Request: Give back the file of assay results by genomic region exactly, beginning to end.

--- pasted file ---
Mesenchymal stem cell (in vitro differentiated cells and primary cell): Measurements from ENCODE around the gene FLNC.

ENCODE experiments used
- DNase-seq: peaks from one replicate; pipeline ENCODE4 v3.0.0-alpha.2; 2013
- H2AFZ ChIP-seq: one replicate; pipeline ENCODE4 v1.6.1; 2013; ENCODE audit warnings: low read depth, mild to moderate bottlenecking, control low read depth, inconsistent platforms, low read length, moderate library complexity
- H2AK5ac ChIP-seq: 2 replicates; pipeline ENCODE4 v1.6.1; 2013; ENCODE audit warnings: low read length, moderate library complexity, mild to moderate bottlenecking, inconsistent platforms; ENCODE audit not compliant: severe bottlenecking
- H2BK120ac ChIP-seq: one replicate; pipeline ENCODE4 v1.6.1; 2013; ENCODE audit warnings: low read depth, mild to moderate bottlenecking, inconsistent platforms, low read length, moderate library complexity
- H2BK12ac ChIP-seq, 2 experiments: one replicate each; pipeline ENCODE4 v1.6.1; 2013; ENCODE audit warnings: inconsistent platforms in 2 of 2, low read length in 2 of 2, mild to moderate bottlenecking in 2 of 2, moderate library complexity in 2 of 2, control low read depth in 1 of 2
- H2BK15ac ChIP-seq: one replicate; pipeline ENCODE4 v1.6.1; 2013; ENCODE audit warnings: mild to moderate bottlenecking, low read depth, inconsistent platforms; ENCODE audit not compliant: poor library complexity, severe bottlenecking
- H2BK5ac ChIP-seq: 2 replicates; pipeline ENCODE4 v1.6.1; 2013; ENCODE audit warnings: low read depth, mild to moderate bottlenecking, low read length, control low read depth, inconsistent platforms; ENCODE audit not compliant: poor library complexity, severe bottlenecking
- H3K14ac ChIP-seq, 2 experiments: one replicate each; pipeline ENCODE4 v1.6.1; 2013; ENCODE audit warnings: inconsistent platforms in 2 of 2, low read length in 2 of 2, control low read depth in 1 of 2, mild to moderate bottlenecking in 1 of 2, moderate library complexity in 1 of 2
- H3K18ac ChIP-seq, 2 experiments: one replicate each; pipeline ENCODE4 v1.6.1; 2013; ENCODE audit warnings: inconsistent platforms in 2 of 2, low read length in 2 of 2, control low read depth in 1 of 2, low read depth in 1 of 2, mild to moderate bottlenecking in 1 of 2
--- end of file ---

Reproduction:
Mesenchymal stem cell (in vitro differentiated cells and primary cell): Measurements from ENCODE around the gene FLNC.

ENCODE experiments used
- DNase-seq: peaks from one replicate; pipeline ENCODE4 v3.0.0-alpha.2; 2013
- H2AFZ ChIP-seq: one replicate; pipeline ENCODE4 v1.6.1; 2013; ENCODE audit warnings: low read depth, mild to moderate bottlenecking, control low read depth, inconsistent platforms, low read length, moderate library complexity
- H2AK5ac ChIP-seq: 2 replicates; pipeline ENCODE4 v1.6.1; 2013; ENCODE audit warnings: low read length, moderate library complexity, mild to moderate bottlenecking, inconsistent platforms; ENCODE audit not compliant: severe bottlenecking
- H2BK120ac ChIP-seq: one replicate; pipeline ENCODE4 v1.6.1; 2013; ENCODE audit warnings: low read depth, mild to moderate bottlenecking, inconsistent platforms, low read length, moderate library complexity
- H2BK12ac ChIP-seq, 2 experiments: one replicate each; pipeline ENCODE4 v1.6.1; 2013; ENCODE audit warnings: inconsistent platforms in 2 of 2, low read length in 2 of 2, mild to moderate bottlenecking in 2 of 2, moderate library complexity in 2 of 2, control low read depth in 1 of 2
- H2BK15ac ChIP-seq: one replicate; pipeline ENCODE4 v1.6.1; 2013; ENCODE audit warnings: mild to moderate bottlenecking, low read depth, inconsistent platforms; ENCODE audit not compliant: poor library complexity, severe bottlenecking
- H2BK5ac ChIP-seq: 2 replicates; pipeline ENCODE4 v1.6.1; 2013; ENCODE audit warnings: low read depth, mild to moderate bottlenecking, low read length, control low read depth, inconsistent platforms; ENCODE audit not compliant: poor library complexity, severe bottlenecking
- H3K14ac ChIP-seq, 2 experiments: one replicate each; pipeline ENCODE4 v1.6.1; 2013; ENCODE audit warnings: inconsistent platforms in 2 of 2, low read length in 2 of 2, control low read depth in 1 of 2, mild to moderate bottlenecking in 1 of 2, moderate library complexity in 1 of 2
- H3K18ac ChIP-seq, 2 experiments: one replicate each; pipeline ENCODE4 v1.6.1; 2013; ENCODE audit warnings: inconsistent platforms in 2 of 2, low read length in 2 of 2, control low read depth in 1 of 2, low read depth in 1 of 2, mild to moderate bottlenecking in 1 of 2